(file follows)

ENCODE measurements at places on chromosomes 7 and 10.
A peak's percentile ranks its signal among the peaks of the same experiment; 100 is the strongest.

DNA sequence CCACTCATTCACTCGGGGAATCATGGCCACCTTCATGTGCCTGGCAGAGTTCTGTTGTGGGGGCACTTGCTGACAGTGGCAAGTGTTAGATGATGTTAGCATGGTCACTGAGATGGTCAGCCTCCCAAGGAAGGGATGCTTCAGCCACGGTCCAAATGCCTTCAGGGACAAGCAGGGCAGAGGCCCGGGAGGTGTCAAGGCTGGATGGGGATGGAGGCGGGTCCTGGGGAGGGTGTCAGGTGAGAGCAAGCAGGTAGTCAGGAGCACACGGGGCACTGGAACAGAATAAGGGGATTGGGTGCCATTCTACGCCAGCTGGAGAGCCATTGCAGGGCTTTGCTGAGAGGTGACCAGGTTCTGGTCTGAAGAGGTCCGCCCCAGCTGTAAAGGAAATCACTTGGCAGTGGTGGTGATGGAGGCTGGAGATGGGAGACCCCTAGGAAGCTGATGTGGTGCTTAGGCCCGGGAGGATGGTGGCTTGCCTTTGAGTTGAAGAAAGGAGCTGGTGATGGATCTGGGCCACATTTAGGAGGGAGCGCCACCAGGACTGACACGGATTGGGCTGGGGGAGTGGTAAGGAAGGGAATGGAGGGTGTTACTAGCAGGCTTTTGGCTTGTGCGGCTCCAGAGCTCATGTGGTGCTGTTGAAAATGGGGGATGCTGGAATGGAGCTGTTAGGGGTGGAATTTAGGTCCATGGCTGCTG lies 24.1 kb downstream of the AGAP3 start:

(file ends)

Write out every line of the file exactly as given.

ENCODE measurements at places on chromosomes 7 and 10.
A peak's percentile ranks its signal among the peaks of the same experiment; 100 is the strongest.

DNA sequence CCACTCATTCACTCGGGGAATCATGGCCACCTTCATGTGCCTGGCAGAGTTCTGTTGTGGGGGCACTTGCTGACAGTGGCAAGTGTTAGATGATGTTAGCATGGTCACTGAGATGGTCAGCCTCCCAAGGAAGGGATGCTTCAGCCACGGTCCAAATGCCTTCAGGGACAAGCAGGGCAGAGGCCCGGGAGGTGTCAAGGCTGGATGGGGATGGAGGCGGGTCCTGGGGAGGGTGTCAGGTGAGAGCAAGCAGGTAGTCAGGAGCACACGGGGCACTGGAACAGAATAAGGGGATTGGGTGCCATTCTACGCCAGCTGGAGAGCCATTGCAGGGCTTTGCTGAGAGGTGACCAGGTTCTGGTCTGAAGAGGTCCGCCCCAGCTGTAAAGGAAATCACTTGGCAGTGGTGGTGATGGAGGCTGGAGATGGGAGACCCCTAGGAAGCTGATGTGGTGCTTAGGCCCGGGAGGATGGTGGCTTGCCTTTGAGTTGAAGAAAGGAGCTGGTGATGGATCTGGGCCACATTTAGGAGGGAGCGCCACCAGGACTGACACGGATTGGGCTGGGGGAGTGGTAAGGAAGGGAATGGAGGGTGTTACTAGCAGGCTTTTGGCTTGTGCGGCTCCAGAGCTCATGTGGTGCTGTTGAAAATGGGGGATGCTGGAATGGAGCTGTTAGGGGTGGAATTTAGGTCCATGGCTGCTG lies 24.1 kb downstream of the AGAP3 start: